University of Cincinnati Medical Center Receives Center of Comprehensive Care Designation from Pulmonary Hypertension Association
The Pulmonary Hypertension Association (PHA) is establishing referral centers with expertise in the rare disease, Pulmonary Arterial Hypertension (PAH), with the goal of improving outcomes for these complex patients.1 Each candidate center is asked to complete a rigorous application process, and to make its facility and staff available for a comprehensive site review, conducted by a team led by a PAH physician and expert coordinator.1 The University of Cincinnati Medical Center recently attained the Center of Comprehensive Care (CCC) designation, as one of the first six institutions in the nation to be invited to apply, and is currently the only accredited PHA center in the state of Ohio.
Jean Elwing, MD, Director of the Pulmonary Hypertension Program, elaborates, “We have learned from several studies that close to half of PAH patients do not receive appropriate treatment.2 Referral to expert centers has been shown to optimize functional status and quality of life in PAH. The CCC designation, which adheres to the strictest standards, will help us do that.” The PHA certification program is modeled after the highly effective cystic fibrosis approach to standardization of care, and is rooted in evidence-based diagnostic algorithms and treatment guidelines set by the World Health Organization (WHO).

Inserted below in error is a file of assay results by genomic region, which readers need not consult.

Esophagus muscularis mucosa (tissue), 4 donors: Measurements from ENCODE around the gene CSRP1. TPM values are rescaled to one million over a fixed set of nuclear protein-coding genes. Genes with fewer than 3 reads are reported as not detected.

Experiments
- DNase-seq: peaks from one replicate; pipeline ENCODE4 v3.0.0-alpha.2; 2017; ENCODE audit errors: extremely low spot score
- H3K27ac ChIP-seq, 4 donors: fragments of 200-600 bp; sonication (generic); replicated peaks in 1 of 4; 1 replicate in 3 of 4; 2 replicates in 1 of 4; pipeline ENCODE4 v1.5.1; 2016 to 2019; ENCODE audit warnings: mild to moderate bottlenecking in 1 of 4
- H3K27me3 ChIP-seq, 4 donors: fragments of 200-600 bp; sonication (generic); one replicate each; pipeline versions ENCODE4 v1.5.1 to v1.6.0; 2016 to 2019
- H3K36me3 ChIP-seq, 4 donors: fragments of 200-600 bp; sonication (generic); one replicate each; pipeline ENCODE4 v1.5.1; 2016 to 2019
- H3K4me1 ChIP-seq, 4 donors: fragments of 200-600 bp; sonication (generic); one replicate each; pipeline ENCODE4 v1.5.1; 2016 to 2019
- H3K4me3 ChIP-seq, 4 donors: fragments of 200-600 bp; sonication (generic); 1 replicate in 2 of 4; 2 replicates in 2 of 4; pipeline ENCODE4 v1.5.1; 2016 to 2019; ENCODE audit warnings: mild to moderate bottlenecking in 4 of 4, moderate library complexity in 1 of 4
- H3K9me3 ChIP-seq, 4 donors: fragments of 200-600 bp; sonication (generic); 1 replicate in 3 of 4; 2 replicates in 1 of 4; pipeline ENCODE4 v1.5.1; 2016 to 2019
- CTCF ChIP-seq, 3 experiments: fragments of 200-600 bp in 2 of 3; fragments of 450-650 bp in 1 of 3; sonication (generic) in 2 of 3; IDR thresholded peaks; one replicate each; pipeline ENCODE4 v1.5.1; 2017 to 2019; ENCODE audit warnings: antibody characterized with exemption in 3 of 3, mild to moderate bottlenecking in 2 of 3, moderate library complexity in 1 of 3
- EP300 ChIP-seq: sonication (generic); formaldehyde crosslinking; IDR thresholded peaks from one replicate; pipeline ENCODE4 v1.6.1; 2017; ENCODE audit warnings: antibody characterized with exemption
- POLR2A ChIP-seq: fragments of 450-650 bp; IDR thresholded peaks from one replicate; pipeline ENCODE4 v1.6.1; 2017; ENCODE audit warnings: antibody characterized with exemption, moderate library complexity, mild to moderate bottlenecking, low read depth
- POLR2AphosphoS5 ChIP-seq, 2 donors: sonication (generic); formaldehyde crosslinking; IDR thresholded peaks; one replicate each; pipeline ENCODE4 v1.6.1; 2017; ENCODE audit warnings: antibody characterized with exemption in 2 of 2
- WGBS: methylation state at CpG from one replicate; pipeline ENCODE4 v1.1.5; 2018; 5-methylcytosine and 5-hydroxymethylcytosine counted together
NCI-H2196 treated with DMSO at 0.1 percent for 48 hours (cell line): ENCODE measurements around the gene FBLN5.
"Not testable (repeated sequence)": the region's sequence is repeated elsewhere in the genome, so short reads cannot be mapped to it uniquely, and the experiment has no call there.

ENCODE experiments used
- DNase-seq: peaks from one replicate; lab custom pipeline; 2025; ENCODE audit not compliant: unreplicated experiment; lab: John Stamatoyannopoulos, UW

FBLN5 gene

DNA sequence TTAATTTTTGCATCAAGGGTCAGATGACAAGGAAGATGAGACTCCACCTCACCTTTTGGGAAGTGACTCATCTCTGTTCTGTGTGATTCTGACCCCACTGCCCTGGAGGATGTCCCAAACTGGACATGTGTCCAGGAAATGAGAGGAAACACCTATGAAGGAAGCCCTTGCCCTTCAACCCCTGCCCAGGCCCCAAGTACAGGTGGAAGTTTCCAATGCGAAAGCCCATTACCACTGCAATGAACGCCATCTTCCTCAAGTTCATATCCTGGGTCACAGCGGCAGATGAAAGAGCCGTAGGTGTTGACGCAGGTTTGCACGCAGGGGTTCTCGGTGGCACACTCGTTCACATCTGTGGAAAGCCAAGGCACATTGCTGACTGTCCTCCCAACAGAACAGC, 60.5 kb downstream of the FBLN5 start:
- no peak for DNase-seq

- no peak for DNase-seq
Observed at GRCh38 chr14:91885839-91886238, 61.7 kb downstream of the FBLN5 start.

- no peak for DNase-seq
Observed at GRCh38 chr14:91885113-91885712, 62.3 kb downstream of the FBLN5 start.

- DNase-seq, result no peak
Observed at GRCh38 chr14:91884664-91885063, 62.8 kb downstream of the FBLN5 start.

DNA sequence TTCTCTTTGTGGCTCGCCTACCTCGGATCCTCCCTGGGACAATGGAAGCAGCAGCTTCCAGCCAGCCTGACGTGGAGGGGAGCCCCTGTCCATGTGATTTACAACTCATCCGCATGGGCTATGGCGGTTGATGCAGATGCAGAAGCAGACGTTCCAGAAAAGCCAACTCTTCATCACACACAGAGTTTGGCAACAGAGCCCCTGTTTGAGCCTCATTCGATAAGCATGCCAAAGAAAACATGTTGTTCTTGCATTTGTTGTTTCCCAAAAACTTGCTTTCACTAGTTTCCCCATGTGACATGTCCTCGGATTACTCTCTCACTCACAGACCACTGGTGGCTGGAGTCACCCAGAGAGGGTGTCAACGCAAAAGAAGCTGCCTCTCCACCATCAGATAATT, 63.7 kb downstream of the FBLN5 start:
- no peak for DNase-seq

Elwing points out that the guidelines are designed to advance therapeutic goals for patients that include: 1) attainment of New York Heart Class 1 or Class II functional status, 2) optimization of right heart function, 3) achievement of good exercise capacity as measured by six-minute walk testing or other exercise assessment, and 4) restoration of acceptable hemodynamics measured by right heart catheterization, including near physiologic right heart pressures and cardiac output.3 She concludes, “In the end, our goal is to improve symptoms and exercise tolerance so that patients can return to full lives.”
Ten years of program building, including meticulous patient care, strict adherence to guidelines, strong collaborative relationships and a robust clinical trial program prepared the University of Cincinnati Medical Center team well for the PHA site visit. “The CCC designation serves as the ultimate external validation that the efforts of Dr. Elwing’s team have been successful,” says Francis X. McCormack, MD, Director of the UC Division of Pulmonary, Critical Care and Sleep Medicine. “Inclusion in the CCC Network will encourage regional referrals and further strengthen the PAH clinical trial program in Cincinnati, which has already participated in the development of important new diagnostic approaches and treatments for the PAH patient and research community.”
One such study is the Quality Enhancement Research Initiative (QuERI), now in its second phase, which seeks to improve the management of PAH.4 Successful completion of this study will define the state of adherence to current patient management guidelines, enable additional standardization in PAH treatment, and further the understanding of the natural history of PAH in the current era. The focus on evidence-based approaches to management and treatment is complemented by exciting new research that is uncovering promising drug combinations and molecular therapeutic targets. As Elwing says, “In the 1990s, we had one intravenous therapy to offer patients, and now we have a dozen options.” McCormack adds, “The strongest endorsement of the combined focus on standardization and trials that the PAH field has taken has been the remarkable improvement in outcomes for PAH patients over the last two decades.
Jean Elwing, MD
Director, UCMC Pulmonary Hypertension Program
Associate Professor of Medicine
Medical School: Saint Louis University – St. Louis, MO